Volunteering at the Putnam County Fair this year, for the photography contest, helped me realize the passion our community has for photography. It was easy to see an emotional connection each individual had with their photos. An emotional connection to photographs can blind our eyes to technical issues, compositional issues, and missing subjects or storylines. I would like to discuss a snapshot versus a photograph, photographs telling stories, and some free software to help turn snapshots into photographs while correcting some technical issues.
“May I ask why you are alone? Where is your friend?” Asked a mom-and-pop, noodle soup store owner in Tokyo concerned about my safety in the largest city by population in the world. I was also urged to drink the complimentary buckwheat tea in order to keep the biting Siberian winds at bay. In Kyoto, by showing a conscientious mom-and-pop, souvenir store owner the measurement of my husband, I reassured him that the extra-large t-shirt I was getting ready to pay was the right size. Six months ago, I stopped by Japan en route to Singapore. I was excited about the stopover because I hadn’t seen my friends and relatives for more than a decade.
When I was younger, very much younger, I had a difficult time with reading and hearing. I often had to stare endlessly at the picture associated with what someone was reading to me or if I was trying to read on my own. I took in the details of the photo and plugged it in with what I heard. I often made up my own version of the story. Over time my reading abilities improved but I still relied on the detail of the pictures to help me comprehend the essence of the story.
Photoshop is the ubiquitous image editing software program that allows me to make creative images only imagined in my daydreams or nightmares. I have been asked, what is my favorite feature in Photoshop? It is definitely LAYERS and LAYER MASK. I could not make my fine art images without them. Photoshop was released in 1989. It wasn’t until 1994 that LAYERS was introduced. LAYERS allow me to play and experiment. I can get consumed in my work and ideas; before I realize it, many hours have passed.
Five years ago I did not know one thing about photography. I received my first DSLR camera a Christmas gift which I did not even know how to turn on let alone using it. A co-worker introduced me to the Cookeville Camera Club. I began going to the monthly on a regular basis. This started me on my journey into the creative world of photography.
There is so much to see and do in Nashville. The stores, bars, museums, restaurants, Broadway. These are all great places to visit, but they can be expensive. Is there anything you can do in Nashville that doesn’t cost much, or is even free? Yes there is.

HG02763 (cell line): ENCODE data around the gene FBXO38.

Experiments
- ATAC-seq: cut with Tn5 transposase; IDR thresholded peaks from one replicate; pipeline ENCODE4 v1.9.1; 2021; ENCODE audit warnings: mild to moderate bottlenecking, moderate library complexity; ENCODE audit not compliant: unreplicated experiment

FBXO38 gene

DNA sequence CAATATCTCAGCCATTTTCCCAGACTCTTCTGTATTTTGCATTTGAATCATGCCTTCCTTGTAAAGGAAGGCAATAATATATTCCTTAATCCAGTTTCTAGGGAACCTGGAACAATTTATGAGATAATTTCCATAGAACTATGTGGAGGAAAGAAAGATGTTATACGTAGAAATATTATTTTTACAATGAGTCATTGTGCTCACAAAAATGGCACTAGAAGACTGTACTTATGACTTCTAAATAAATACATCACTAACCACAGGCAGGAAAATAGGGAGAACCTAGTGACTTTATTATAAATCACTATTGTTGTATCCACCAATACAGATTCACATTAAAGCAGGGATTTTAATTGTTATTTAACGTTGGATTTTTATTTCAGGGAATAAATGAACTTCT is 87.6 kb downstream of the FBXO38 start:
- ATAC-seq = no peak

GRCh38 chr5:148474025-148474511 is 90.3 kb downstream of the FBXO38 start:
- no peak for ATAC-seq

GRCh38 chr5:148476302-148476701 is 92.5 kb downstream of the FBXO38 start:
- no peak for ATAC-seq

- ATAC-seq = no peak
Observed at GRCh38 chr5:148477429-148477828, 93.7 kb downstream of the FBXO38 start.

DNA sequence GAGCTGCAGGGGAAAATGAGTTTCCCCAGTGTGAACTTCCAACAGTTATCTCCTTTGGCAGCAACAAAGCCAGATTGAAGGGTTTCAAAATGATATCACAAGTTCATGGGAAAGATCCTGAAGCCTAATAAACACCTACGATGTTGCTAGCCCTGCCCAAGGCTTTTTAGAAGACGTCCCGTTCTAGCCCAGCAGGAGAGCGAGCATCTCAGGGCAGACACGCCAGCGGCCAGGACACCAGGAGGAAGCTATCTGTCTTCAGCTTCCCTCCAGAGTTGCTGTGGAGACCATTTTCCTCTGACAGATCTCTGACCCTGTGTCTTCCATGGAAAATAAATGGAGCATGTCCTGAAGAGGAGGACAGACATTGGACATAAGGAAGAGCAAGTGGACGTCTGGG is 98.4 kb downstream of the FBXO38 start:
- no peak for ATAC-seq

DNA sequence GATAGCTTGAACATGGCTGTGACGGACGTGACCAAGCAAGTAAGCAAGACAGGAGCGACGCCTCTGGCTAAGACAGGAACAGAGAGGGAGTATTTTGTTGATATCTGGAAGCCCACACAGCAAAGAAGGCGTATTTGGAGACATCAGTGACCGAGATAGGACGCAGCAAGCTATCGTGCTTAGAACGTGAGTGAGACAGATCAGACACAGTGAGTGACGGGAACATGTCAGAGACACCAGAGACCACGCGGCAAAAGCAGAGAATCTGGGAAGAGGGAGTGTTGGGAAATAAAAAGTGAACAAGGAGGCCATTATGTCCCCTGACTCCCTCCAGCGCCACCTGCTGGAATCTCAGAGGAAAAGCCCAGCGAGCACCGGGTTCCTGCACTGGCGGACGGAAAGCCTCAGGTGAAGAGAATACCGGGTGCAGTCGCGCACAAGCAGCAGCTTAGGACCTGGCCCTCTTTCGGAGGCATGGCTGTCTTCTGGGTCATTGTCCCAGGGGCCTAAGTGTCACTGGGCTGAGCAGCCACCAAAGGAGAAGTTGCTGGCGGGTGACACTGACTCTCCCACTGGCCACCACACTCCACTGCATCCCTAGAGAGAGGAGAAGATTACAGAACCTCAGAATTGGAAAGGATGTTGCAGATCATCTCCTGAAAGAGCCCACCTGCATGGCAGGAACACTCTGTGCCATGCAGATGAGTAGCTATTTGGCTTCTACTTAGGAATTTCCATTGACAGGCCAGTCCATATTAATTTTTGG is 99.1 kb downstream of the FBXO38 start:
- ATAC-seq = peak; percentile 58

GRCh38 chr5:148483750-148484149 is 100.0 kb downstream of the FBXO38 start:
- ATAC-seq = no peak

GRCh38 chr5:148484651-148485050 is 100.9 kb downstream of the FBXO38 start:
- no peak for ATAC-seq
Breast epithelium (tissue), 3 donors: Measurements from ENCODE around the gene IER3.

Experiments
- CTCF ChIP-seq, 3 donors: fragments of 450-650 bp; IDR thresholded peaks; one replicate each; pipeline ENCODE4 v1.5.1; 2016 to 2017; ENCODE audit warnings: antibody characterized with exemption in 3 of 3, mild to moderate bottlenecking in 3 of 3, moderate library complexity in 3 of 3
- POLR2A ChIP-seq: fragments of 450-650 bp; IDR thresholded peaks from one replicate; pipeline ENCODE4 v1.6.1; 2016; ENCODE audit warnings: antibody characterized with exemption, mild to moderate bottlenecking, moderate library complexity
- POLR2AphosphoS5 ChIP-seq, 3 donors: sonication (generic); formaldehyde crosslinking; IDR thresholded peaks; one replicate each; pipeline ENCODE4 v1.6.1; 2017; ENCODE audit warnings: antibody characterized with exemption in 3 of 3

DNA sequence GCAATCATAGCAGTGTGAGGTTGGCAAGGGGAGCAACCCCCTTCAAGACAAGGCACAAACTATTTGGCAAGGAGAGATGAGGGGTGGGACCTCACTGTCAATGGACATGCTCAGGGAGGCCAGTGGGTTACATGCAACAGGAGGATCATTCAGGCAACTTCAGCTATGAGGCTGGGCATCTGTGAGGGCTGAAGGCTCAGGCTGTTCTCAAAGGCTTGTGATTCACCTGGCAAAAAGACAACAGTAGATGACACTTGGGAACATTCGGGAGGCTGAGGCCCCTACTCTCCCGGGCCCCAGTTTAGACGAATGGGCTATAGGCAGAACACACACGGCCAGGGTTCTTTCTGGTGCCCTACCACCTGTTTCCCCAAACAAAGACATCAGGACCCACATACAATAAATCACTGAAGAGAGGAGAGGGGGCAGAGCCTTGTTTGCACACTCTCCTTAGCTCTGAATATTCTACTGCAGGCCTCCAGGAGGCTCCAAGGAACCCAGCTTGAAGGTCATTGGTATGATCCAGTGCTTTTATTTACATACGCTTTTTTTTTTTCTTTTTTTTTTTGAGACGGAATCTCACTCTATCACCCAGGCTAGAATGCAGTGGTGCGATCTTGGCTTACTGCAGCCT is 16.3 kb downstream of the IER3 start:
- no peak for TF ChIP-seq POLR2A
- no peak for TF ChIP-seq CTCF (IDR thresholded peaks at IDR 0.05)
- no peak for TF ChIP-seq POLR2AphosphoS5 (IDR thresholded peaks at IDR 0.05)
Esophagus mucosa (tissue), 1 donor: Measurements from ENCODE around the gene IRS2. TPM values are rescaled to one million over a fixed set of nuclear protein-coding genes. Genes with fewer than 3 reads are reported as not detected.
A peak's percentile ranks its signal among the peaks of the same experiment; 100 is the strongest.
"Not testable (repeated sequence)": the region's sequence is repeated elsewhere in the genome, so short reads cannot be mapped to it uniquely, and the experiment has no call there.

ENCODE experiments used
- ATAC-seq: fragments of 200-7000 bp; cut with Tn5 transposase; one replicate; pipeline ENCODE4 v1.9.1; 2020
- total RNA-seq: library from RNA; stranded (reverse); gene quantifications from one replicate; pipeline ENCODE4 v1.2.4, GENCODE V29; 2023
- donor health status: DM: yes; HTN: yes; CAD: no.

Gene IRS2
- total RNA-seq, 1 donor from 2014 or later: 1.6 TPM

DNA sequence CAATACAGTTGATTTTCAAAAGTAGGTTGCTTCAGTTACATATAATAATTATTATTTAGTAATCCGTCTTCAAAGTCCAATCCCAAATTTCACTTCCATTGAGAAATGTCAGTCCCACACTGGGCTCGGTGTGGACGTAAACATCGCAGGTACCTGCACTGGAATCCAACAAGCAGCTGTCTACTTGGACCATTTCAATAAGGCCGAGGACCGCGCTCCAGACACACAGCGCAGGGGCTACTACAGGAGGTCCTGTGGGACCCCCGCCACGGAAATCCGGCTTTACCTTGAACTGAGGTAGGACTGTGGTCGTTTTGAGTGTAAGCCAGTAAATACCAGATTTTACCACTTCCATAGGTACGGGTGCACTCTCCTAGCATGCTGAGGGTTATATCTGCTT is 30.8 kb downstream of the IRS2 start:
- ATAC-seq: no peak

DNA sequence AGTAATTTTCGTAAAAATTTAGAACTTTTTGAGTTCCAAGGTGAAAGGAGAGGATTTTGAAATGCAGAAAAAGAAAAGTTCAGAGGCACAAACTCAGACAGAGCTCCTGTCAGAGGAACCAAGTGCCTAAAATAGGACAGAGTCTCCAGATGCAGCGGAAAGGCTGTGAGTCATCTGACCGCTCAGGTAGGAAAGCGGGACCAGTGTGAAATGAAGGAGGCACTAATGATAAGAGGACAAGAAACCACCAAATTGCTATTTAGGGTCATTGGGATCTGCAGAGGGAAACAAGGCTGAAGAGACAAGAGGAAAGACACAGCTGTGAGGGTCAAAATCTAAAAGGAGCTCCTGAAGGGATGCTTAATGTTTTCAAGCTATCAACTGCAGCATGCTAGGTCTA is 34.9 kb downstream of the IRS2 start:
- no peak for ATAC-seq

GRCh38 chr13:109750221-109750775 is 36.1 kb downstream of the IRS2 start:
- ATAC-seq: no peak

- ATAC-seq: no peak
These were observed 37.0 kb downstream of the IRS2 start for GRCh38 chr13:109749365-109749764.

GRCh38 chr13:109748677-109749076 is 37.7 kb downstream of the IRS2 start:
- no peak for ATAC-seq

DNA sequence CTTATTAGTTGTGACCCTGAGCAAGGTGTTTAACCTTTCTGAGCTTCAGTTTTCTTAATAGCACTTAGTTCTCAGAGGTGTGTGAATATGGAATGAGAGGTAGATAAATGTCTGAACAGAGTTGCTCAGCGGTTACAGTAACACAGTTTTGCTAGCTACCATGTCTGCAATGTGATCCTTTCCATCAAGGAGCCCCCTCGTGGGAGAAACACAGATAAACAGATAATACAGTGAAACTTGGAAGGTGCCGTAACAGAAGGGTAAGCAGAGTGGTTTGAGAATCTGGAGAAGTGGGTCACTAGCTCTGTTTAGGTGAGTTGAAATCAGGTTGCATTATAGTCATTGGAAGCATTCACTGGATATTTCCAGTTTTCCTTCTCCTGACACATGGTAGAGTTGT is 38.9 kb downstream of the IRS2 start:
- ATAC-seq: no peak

Equipped with just a camera or cell phone, and a few bucks of gas, you can have a blast hunting down and photographing the many wall murals all around the city. They seem to be around every corner in Nashville. Many local artists have spent weeks, even months creating these masterpieces. The art work of these murals is beautifully colorful and amazing. Simply Google “wall murals in Nashville”, to see just where and how many there are. Print out these maps, and start driving around the city. Don’t rely on just one map to find out where they are, because no one map shows them all.
Photography makes me want to travel. I want to see beautiful places and photograph them all. I am always looking for that perfect shot because it makes me appreciate the wondrous world that I live in.
In June of 2018, I went on a 10-day, sea-and-land tour of Alaska with my sister and two friends. As of 2017, Alaska is 663,268 square miles in size with a population of 739,795. It was purchased from the Russian Empire in 1867. You MUST bring a camera with you to Alaska because there is an abundance of flora and fauna for you to photograph besides its beautiful landscapes.
The Grand Teton National Park in northwestern Wyoming lies just south of the more famous Yellowstone Park. It contains the Teton mountains, a spectacular range with snow covered Peaks that dramatically rise above the Jackson Hole Valley. There is a chain of natural, clear water lakes along the east flank of the peaks and beyond the lakes the Snake River flows through grassy plains that host herds of bison and antelope. Any vacation to Yellowstone definitely should include some time in the Tetons. This combination of a majestic
mountain range, beautiful lakes, wildlife and in the spring, an abundance of wildflowers make the Tetons a photographer’s paradise.
The newer cell phones and small “point and shoot” camera are capable of some amazing photographs and may be all you need to capture the beauty of the Park, but remember whether you are using a cell phone or a professional quality camera and lens, it is the person behind the lens holding the camera that creates the really good photos. Continue reading →
The first black and white photograph was taken by Joseph Nicéphore Niépce in 1826. During the 19th Century, photographs were almost exclusively black and white or sepia tone. Color photographs, which were originally produced by hand tinting black and white photographs, did not become common until the 1930’s (100 years later). The advent of digital imaging with its low cost and ease of use, helped cement color as the dominant photographic form today. Black and white images, however, continue to be produced, particularly by advanced hobbyist and art photographers.
My love of Black and white photography was inspired by the work of legendary photographers like Ansel Adams, Henri Cartier-Bresson, Edward Weston, Dorothea Lange, Alfred Stieglitz and Richard Avedon. I n Later on, I had the opportunity to view some of Ansel Adams original photographs on display at New York at galleries and in the offices of the Sierra Club in Washington DC. Ansel Adam’s work can be viewed at anseladams.com. Continue reading →